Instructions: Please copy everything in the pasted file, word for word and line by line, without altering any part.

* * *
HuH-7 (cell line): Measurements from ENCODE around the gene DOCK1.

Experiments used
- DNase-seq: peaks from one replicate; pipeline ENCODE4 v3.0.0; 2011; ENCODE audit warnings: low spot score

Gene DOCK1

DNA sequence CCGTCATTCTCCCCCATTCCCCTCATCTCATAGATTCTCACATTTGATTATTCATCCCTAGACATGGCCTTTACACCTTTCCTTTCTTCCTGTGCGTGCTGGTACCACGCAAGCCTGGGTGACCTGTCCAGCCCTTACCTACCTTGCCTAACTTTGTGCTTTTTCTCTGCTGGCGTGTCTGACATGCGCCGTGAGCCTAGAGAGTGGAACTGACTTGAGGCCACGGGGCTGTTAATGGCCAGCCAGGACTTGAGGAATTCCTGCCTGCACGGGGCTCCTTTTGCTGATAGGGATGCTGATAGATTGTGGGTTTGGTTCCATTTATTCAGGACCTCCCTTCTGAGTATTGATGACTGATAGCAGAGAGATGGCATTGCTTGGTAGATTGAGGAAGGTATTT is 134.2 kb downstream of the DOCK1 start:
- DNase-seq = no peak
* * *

HuH-7 (cell line): Measurements from ENCODE around the gene DOCK1.

Experiments used
- DNase-seq: peaks from one replicate; pipeline ENCODE4 v3.0.0; 2011; ENCODE audit warnings: low spot score

Gene DOCK1

DNA sequence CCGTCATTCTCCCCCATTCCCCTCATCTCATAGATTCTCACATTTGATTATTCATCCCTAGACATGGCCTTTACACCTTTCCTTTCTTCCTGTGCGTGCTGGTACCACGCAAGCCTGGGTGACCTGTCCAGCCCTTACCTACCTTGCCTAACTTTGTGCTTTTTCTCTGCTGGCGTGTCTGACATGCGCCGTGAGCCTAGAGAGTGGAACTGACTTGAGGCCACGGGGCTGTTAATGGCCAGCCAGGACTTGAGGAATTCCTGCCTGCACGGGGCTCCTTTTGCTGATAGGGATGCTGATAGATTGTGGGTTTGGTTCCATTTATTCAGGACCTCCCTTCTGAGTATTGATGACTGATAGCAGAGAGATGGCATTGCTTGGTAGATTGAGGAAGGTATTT is 134.2 kb downstream of the DOCK1 start:
- DNase-seq = no peak